Wine-tasting etiquette

Winery staff are experts in wine-tasting etiquette, and they’re happy to answer any of your questions. But to help you get ready for your visit, here are some basics for approaching the bar:

Avoid wearing strong fragrances. Perfume or cologne—even heavily scented skin or hair products—can interfere with the aromas of the wine, making it difficult for you, and those around you, to fully appreciate what you’re sampling.

Be prepared to pay for the tasting. Wineries often price their tastings based on the cost of the wine, and those that make their top-tier offerings available to sample will likely charge accordingly. Some, but not all, wineries waive or refund the tasting-bar fee if you buy a bottle of wine.

Cleanse your palate before/between wines (with a sip of water or a cracker). This will “reset” your taste buds, so the flavours of the different wines won’t overlap.

Taste the wines in order of strength (sparkling to white to red to dessert), sweetness (dry to sweet) and age (young to old). Otherwise, the stronger and sweeter wines will overpower the lighter and drier ones. If you’re taking part in a guided tasting, the winery will choose the order for you. If you’re at a tasting bar, just ask the attendant to help you with the order.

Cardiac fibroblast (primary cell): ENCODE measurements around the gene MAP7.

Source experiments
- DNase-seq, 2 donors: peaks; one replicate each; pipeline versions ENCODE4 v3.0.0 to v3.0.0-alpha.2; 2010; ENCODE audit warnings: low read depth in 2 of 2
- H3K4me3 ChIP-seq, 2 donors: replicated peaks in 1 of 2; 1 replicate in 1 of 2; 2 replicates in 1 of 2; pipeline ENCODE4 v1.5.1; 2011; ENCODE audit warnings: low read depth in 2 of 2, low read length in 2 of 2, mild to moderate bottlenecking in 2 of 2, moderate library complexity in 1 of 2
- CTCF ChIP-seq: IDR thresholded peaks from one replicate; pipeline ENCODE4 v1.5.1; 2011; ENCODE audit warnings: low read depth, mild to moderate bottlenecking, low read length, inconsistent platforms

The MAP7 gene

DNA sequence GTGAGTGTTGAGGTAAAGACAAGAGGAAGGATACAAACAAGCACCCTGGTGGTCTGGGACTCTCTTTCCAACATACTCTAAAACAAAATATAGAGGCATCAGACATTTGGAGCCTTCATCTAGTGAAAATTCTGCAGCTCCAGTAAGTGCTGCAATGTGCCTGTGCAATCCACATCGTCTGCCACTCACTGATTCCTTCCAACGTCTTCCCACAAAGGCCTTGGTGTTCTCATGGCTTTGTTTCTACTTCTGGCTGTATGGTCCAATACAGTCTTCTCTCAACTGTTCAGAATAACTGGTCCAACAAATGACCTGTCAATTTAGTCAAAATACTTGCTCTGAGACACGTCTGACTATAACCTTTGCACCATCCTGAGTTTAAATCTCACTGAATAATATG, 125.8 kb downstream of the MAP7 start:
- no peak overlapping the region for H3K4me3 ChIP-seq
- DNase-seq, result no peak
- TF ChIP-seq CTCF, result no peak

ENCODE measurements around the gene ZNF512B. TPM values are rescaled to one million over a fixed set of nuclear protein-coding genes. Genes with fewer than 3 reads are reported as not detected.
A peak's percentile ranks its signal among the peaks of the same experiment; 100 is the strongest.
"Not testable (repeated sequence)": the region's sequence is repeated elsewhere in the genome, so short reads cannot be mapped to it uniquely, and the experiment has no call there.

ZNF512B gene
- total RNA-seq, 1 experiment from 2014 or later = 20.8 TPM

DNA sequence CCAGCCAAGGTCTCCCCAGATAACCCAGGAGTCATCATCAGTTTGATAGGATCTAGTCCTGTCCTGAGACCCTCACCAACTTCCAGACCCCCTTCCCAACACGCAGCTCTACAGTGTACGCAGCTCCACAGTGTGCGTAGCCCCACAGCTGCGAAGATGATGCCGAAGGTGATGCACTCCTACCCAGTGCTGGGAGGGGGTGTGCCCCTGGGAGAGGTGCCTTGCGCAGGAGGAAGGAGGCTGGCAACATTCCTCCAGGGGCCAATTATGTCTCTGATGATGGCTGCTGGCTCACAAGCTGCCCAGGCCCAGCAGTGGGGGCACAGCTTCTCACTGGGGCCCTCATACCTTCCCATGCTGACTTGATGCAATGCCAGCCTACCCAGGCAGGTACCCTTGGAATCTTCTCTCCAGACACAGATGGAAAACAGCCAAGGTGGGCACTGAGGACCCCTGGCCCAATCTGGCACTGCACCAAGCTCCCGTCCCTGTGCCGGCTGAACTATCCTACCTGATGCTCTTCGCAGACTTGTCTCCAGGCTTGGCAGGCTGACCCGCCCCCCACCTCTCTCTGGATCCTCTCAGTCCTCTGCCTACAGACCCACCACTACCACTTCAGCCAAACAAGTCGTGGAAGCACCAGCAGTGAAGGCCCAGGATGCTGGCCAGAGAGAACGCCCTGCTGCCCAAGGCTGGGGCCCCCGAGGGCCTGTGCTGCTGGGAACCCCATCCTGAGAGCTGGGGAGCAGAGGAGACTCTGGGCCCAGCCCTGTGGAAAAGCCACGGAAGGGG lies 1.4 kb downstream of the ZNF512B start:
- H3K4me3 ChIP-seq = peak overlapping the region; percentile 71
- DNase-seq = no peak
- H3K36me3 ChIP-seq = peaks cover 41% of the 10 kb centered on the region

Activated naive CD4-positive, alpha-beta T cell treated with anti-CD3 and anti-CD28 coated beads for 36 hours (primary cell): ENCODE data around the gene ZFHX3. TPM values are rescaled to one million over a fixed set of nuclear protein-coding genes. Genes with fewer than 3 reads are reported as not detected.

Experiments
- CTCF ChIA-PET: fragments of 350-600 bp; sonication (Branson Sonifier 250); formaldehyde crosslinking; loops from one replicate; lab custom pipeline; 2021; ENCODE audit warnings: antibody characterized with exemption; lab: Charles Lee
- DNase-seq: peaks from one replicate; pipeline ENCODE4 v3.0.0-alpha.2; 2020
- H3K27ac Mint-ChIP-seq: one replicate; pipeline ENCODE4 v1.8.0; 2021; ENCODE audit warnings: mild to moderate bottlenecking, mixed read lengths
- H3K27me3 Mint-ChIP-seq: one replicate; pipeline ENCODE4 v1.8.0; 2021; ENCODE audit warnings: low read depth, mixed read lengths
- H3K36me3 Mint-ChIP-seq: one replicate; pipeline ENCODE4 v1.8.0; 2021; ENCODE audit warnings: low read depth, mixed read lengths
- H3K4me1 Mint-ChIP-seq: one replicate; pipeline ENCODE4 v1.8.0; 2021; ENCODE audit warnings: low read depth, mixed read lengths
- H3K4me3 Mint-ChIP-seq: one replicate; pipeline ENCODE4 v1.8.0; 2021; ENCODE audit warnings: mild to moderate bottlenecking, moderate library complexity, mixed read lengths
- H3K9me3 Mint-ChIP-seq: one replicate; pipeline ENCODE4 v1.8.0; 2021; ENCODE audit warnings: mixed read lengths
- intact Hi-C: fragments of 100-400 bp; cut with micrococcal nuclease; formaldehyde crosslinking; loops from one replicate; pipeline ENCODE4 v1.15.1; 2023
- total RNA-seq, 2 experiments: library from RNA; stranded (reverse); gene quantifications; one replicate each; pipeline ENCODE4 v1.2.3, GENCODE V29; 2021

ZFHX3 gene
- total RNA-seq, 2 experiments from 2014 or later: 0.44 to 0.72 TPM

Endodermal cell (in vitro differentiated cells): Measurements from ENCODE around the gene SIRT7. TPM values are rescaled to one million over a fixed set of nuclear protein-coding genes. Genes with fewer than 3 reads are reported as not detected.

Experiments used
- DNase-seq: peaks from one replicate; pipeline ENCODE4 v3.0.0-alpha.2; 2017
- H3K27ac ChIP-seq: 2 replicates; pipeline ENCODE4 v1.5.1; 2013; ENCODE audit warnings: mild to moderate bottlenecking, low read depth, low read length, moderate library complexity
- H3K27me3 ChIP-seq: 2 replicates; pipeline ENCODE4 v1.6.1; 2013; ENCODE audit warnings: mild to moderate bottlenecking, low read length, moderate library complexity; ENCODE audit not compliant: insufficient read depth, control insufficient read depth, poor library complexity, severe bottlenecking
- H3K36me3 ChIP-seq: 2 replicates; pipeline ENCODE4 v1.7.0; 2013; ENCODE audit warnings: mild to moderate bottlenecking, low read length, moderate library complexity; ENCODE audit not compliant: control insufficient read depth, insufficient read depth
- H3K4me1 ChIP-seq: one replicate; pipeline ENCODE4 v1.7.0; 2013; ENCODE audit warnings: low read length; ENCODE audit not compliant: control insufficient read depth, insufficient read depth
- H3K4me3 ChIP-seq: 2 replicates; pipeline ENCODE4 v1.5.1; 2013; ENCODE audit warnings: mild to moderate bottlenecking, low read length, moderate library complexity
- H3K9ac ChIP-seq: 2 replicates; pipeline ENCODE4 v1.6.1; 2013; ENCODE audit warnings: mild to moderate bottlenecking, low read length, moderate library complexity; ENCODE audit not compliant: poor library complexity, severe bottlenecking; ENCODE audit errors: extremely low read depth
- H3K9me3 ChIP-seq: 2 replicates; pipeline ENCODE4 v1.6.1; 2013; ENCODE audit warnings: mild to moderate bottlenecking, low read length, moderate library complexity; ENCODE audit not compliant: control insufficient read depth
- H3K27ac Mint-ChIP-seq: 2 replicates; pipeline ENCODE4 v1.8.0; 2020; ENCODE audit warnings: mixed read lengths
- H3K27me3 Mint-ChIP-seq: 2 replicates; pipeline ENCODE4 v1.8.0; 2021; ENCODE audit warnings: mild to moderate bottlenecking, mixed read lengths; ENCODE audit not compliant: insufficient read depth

Appreciate each wine by sight, smell and taste (in that order). Think about it as starting from the top of your head and working your way down: eyes to nose to mouth.

Feel free to swish the wine in your mouth or quietly gargle it. You may feel silly, but a wine will only reveal its full complexity when it’s mingled with oxygen. Decanting it and swirling it in a glass will also serve this purpose.

Spitting is sometimes advisable—and it’s always acceptable. If you plan to sample a large number of wines on your tour, it’s best to spit (into communal or personal spittoons) after you’ve sipped each one. Otherwise, the alcohol will begin to affect your judgment after a while.

Even if you don’t spit, you don’t have to finish each wine. The point of a tasting is to sample the wine, and this can be done with just an ounce or two. Once you’ve tasted to your satisfaction, leave what’s left in the glass and move on if you’d like. Believe us, wineries expect this—you won’t hurt anyone’s feelings.

When describing the bouquet and flavours of a wine, don’t be afraid to guess. Everyone’s palate is different. The aromas and flavours that you detect may differ from those recognized by others—there is no right or wrong.

Finally, remember that you don’t have to like everything! A wine may be well made and critically acclaimed, but that doesn’t mean you’re going to like it best. Wine appreciation is a personal thing. If everyone preferred the same flavours, we wouldn’t have the great range of wines—varietals and blends alike—that we enjoy in Ontario. Trust your tastebuds!

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